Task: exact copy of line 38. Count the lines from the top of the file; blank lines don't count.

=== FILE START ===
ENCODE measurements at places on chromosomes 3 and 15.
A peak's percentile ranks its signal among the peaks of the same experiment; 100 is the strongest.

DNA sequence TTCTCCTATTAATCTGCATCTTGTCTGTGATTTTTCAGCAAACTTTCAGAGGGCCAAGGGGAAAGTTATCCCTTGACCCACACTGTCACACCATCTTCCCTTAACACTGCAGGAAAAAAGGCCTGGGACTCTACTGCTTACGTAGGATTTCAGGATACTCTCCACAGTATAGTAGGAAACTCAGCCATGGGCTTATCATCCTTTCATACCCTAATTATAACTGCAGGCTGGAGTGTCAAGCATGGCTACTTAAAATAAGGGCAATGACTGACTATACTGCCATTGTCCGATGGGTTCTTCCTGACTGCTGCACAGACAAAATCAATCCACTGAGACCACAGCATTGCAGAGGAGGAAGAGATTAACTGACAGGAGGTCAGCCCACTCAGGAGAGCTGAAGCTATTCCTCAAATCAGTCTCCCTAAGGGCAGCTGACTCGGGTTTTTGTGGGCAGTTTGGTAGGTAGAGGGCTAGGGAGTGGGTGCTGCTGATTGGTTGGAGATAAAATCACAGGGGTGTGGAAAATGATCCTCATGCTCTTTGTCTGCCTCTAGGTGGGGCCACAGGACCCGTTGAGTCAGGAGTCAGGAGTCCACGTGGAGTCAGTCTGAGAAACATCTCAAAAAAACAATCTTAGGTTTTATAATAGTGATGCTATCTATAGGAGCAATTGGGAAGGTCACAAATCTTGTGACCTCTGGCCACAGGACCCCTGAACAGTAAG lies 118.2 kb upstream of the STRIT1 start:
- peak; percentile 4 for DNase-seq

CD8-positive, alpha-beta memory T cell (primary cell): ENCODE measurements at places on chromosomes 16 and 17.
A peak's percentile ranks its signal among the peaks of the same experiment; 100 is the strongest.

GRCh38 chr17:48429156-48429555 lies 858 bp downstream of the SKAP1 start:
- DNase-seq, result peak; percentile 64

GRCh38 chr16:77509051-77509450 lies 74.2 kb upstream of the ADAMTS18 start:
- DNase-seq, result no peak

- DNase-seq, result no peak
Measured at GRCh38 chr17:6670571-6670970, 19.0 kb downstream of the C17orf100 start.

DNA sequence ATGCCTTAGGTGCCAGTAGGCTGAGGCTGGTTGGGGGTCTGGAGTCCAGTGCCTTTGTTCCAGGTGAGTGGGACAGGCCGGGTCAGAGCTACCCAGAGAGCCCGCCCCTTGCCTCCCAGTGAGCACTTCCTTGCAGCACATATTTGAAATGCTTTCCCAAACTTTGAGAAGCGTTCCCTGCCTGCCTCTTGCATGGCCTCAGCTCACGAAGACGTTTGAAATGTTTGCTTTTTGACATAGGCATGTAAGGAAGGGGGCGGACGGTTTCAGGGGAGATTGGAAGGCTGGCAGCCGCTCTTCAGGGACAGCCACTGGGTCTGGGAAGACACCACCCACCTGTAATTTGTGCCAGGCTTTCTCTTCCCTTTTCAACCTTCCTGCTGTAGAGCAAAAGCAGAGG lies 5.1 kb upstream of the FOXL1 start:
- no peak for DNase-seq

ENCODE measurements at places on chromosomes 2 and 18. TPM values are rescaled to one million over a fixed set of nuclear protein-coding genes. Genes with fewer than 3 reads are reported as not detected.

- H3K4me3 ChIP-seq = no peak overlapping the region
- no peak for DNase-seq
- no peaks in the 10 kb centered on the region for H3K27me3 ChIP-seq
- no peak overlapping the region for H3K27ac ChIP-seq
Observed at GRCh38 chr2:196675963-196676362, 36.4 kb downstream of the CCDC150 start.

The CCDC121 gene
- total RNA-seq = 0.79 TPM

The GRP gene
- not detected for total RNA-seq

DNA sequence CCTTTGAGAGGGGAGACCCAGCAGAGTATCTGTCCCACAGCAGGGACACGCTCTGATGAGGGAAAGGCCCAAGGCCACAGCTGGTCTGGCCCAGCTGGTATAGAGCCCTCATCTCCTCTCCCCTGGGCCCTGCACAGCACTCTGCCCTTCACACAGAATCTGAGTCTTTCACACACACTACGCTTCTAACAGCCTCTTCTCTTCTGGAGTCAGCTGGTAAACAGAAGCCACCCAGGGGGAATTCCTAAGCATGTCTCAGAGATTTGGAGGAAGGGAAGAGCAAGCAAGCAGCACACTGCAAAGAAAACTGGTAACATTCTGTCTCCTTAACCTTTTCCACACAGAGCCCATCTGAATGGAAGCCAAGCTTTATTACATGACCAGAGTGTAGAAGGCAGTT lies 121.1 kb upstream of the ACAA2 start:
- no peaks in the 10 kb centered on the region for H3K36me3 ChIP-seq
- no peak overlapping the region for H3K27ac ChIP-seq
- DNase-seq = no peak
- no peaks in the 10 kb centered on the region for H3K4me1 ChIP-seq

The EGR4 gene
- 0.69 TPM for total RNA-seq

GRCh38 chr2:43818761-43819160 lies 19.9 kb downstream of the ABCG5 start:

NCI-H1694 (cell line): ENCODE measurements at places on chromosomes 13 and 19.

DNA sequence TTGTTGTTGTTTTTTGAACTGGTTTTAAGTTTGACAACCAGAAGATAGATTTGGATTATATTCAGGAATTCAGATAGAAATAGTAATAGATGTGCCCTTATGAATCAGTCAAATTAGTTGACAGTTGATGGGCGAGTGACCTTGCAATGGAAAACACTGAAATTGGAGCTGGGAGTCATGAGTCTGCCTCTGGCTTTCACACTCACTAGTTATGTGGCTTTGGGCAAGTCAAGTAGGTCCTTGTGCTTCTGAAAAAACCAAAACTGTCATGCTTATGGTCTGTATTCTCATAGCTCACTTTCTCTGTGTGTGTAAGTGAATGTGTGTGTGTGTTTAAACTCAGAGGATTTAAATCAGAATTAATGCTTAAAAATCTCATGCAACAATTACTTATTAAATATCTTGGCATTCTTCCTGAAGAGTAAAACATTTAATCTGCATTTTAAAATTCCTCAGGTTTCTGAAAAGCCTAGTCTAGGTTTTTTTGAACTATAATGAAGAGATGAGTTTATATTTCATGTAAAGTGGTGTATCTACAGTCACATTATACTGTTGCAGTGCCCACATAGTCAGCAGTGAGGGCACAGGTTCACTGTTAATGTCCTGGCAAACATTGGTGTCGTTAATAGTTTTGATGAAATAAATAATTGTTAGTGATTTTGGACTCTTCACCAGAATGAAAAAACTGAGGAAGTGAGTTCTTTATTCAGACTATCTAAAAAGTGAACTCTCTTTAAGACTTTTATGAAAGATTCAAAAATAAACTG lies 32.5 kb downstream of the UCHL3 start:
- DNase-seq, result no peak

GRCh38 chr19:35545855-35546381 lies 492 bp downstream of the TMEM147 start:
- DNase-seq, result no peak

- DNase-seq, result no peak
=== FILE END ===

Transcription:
- DNase-seq, result no peak